Date and time formatsJanuary 28, 2008
Did you know there’s an international standard for date and time formats? It eliminates the confusion that arises when dates in one format are viewed by people in another country who use a different format. For example, to me (in Australia), 4/5/2008 is the 4th of May, 2008, but to someone in the US, this is the 5th of April, 2008—quite a different date.
In essence, the standard says to write dates and times from largest to smallest, so yyyy-mmm-dd for dates and hh:mm:ss for time.
The standard is ISO 8601 and you can find out more about it here:
- http://en.wikipedia.org/wiki/ISO_8601 (Wikipedia entry)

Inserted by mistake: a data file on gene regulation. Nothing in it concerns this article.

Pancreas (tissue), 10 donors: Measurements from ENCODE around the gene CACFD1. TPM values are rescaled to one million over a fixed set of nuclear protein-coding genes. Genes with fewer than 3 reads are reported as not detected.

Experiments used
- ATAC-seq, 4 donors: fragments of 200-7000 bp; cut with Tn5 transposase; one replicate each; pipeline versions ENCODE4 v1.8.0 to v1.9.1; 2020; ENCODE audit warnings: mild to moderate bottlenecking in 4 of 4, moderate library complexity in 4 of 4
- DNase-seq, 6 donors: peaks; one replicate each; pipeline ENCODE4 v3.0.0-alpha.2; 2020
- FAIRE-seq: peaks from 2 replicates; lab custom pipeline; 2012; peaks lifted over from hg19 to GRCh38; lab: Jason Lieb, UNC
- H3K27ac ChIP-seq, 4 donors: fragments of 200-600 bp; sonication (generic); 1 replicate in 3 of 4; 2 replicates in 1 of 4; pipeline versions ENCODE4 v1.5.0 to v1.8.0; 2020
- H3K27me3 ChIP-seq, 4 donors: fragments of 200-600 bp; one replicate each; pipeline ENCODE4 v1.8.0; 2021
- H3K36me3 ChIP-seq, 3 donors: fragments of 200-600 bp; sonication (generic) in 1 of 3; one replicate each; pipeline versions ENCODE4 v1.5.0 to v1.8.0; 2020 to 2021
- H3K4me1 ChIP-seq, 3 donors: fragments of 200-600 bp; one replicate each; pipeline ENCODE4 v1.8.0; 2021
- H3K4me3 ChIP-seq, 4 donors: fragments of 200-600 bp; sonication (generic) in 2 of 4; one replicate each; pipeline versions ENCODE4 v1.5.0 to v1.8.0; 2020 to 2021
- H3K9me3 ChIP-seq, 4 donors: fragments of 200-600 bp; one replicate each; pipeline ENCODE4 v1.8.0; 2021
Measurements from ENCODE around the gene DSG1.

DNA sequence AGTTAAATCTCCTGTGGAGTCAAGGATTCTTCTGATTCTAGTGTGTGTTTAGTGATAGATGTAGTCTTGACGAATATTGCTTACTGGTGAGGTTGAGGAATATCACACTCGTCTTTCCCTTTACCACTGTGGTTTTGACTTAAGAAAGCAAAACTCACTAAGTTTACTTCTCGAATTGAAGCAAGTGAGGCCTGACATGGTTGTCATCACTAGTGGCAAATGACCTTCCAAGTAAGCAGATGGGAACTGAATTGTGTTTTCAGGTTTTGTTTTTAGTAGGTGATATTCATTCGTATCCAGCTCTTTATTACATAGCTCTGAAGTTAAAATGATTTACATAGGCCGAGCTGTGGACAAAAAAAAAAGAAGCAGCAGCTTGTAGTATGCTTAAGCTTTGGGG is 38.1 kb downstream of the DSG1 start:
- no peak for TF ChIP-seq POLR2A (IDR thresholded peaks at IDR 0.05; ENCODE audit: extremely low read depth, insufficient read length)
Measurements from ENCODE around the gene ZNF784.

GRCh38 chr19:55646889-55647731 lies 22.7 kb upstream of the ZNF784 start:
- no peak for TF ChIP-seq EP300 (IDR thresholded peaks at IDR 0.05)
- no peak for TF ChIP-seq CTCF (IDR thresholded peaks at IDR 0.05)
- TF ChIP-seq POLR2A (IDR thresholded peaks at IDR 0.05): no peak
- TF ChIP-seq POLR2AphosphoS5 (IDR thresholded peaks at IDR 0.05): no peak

- http://www.w3.org/QA/Tips/iso-date (W3C tips for webmasters)
- Purchase the standard from the ISO.org
- http://www.cl.cam.ac.uk/~mgk25/iso-time.html (summary of the international date and time formats)
In the December 2002 CyberText Newsletter, I also wrote about this standard for date formats. Here’s some additional information from that article:
For ease of use in sorting, filing and retrieving computer documents, [using this date format] is a preferred method. It is also simpler for calculating elapsed time, and combines naturally with the big-to-small convention used for hh mm ss when you need to be more specific about a date/time.
Because we should be writing in such a way that we don’t exclude parts of our audience, we should be using a date convention that is globally acceptable—we don’t have to say our dates this way, but we should be using this format in our professional communications, such as letters, faxes, and the like.